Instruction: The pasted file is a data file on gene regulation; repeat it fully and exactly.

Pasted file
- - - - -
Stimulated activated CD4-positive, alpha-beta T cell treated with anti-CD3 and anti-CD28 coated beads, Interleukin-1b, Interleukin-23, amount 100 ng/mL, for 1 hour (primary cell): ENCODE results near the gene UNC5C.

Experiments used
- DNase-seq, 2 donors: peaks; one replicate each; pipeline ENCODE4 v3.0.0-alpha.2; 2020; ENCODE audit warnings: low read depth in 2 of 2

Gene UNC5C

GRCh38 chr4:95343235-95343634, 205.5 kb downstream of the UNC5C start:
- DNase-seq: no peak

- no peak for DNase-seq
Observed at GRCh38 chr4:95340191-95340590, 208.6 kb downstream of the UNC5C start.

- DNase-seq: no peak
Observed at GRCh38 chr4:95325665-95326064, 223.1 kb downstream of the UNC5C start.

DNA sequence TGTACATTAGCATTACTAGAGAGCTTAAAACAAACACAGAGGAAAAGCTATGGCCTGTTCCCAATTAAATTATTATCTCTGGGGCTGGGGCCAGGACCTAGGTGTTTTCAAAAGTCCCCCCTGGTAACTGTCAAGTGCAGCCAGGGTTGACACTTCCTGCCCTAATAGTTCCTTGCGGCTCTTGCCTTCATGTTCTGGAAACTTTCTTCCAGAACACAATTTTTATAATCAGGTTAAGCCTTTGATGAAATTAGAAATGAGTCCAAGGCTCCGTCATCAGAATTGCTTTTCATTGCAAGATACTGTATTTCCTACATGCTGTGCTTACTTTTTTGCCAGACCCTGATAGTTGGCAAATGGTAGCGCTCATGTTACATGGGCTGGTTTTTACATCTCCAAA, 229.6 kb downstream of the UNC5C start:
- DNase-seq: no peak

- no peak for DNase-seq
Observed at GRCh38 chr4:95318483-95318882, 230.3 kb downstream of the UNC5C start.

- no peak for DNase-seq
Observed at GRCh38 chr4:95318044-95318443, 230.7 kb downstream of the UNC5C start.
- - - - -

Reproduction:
Stimulated activated CD4-positive, alpha-beta T cell treated with anti-CD3 and anti-CD28 coated beads, Interleukin-1b, Interleukin-23, amount 100 ng/mL, for 1 hour (primary cell): ENCODE results near the gene UNC5C.

Experiments used
- DNase-seq, 2 donors: peaks; one replicate each; pipeline ENCODE4 v3.0.0-alpha.2; 2020; ENCODE audit warnings: low read depth in 2 of 2

Gene UNC5C

GRCh38 chr4:95343235-95343634, 205.5 kb downstream of the UNC5C start:
- DNase-seq: no peak

- no peak for DNase-seq
Observed at GRCh38 chr4:95340191-95340590, 208.6 kb downstream of the UNC5C start.

- DNase-seq: no peak
Observed at GRCh38 chr4:95325665-95326064, 223.1 kb downstream of the UNC5C start.

DNA sequence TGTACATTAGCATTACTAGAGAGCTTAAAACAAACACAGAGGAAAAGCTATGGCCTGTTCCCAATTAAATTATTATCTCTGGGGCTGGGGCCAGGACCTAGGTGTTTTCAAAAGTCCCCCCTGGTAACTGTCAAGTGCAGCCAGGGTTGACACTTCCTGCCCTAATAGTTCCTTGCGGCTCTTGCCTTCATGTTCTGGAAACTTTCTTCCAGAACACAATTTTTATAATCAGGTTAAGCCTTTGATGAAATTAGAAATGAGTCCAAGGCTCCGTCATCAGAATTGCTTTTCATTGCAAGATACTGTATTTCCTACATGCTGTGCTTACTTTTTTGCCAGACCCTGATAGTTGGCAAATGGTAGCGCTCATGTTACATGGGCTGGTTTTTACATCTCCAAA, 229.6 kb downstream of the UNC5C start:
- DNase-seq: no peak

- no peak for DNase-seq
Observed at GRCh38 chr4:95318483-95318882, 230.3 kb downstream of the UNC5C start.

- no peak for DNase-seq
Observed at GRCh38 chr4:95318044-95318443, 230.7 kb downstream of the UNC5C start.